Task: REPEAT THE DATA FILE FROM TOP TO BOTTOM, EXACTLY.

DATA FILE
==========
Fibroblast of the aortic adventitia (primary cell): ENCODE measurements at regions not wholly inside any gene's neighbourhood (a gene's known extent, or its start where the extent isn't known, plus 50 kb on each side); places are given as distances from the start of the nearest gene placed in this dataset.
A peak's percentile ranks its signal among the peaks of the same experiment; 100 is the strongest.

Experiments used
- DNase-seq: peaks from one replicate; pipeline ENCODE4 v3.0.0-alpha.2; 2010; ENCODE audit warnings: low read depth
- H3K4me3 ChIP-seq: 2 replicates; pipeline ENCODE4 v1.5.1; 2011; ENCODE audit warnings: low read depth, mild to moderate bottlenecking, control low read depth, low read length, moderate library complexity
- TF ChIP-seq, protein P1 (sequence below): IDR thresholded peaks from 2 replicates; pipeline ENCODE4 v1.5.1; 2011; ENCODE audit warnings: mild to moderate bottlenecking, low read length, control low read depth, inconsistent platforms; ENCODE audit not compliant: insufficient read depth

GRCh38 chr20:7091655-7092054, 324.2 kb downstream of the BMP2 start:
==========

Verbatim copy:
Fibroblast of the aortic adventitia (primary cell): ENCODE measurements at regions not wholly inside any gene's neighbourhood (a gene's known extent, or its start where the extent isn't known, plus 50 kb on each side); places are given as distances from the start of the nearest gene placed in this dataset.
A peak's percentile ranks its signal among the peaks of the same experiment; 100 is the strongest.

Experiments used
- DNase-seq: peaks from one replicate; pipeline ENCODE4 v3.0.0-alpha.2; 2010; ENCODE audit warnings: low read depth
- H3K4me3 ChIP-seq: 2 replicates; pipeline ENCODE4 v1.5.1; 2011; ENCODE audit warnings: low read depth, mild to moderate bottlenecking, control low read depth, low read length, moderate library complexity
- TF ChIP-seq, protein P1 (sequence below): IDR thresholded peaks from 2 replicates; pipeline ENCODE4 v1.5.1; 2011; ENCODE audit warnings: mild to moderate bottlenecking, low read length, control low read depth, inconsistent platforms; ENCODE audit not compliant: insufficient read depth

GRCh38 chr20:7091655-7092054, 324.2 kb downstream of the BMP2 start: